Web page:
CHEYENNE — A new bill to override local gun control laws and allow Wyomingites to carry guns on school grounds and in other public places has been proposed with widespread support in both chambers of the Wyoming Legislature.
The bill, Senate File 75, proposes to not only repeal most gun free zones across the state but would allow for the carry of concealed weapons anywhere in the state for permit holders. The bill would also clarify that only the Wyoming Legislature may regulate firearms, weapons and ammunition, therefore overriding local ordinances.
The most significant aspect of the bill might be its level of support. Nearly half of the Senate – 13 members – have signed on as co-sponsors, as well as 23 members of the 60-person House.
According to the bill text, the legislation would preempt bans on firearms in all public schools – including on public university and college campuses – governmental meetings and athletic events, both college and professional.
The bill would not, however, preempt private property rights, like in places of worship or in a big box store that chose to ban them as policy, nor would it impact any restrictions currently outlined in the state’s existing concealed carry law.
The bill, said the bill’s primary sponsor, Sen. Anthony Bouchard, R-Cheyenne, was drafted in response to a number of recent, high-profile cases on public entities limiting where firearms could be carried, including at the University of Wyoming and in Lander.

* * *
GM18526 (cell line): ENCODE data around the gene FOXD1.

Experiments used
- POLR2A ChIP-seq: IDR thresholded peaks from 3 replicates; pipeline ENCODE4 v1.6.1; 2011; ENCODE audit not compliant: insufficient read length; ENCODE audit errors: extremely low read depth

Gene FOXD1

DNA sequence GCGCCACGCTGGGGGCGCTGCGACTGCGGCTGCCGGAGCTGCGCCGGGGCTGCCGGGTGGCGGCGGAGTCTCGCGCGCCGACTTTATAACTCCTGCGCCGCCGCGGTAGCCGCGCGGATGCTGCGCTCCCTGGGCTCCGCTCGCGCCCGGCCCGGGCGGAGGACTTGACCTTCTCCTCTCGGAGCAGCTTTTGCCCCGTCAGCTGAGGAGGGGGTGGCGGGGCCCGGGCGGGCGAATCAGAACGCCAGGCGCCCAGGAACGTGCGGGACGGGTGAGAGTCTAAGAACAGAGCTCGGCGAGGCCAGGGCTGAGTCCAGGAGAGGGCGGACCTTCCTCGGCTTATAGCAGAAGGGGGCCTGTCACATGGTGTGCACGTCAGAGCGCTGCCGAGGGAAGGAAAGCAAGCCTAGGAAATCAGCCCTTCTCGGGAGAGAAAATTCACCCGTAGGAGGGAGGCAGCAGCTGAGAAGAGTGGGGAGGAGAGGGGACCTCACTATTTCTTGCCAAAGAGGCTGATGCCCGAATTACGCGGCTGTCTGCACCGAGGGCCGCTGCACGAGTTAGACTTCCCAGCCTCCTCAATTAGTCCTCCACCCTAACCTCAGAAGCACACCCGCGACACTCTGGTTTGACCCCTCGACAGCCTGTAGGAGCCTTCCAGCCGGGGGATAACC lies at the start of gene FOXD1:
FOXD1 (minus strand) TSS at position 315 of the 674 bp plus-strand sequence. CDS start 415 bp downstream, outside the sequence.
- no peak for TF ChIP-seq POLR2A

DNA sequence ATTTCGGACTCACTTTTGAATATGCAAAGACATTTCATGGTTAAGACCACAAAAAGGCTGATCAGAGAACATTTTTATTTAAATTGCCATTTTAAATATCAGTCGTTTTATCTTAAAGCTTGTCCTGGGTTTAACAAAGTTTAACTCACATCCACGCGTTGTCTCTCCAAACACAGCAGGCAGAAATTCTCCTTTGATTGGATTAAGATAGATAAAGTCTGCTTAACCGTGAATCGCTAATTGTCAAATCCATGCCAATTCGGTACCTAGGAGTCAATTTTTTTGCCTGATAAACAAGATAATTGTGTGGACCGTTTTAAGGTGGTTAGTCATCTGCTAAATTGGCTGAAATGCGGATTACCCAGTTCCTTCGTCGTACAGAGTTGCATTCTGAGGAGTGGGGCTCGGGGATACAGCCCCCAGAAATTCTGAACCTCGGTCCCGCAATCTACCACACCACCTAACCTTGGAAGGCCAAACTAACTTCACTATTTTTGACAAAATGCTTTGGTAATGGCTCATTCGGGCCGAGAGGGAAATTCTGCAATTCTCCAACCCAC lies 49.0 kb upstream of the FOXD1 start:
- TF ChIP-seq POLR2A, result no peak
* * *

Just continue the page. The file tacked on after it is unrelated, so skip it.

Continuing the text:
Bouchard is the former director of the hardline gun rights group Wyoming Gun Owners and was the subject of a highly publicized run-in with students at the University of Wyoming in spring 2017 over their gun reform presentation. He said that recent efforts by local governments and public entities like UW have tempered conservative members of the Legislature, who believe those entities are infringing on Wyomingites’ constitutional rights.
“I think the anti-gun crowd has kind of kicked the hornet’s nest a little bit,” Bouchard said. “This is an enumerated right that needs to be protected. The number of sponsors shows some movement in that direction.”
As proposed, the bill would bring Wyoming law in line with that of neighboring states like Utah, whose gun laws only restrict the carry of firearms in courthouses, mental health facilities, places of worship that ban firearms and secure areas of airports, as well as areas where the carry of arms is prohibited by federal law.
“They’ve been doing it for 20 years, and it works,” Bouchard said.
The bill also clarifies that only the Wyoming Legislature could create gun regulations or legislation in specific language, a legal technicality that has been used to uphold a gun ban on UW’s campus in the past.
Allowing residents to carry weapons on school campuses has been a contentious and frequent topic both in Wyoming and across the nation for years. But in the wake of two deadly high school shootings last year, the debate around school safety has picked up with renewed vigor. Two Wyoming education-related committees considered school security improvements in recent months, with one sponsoring a piece of legislation that would institute training and other security measures.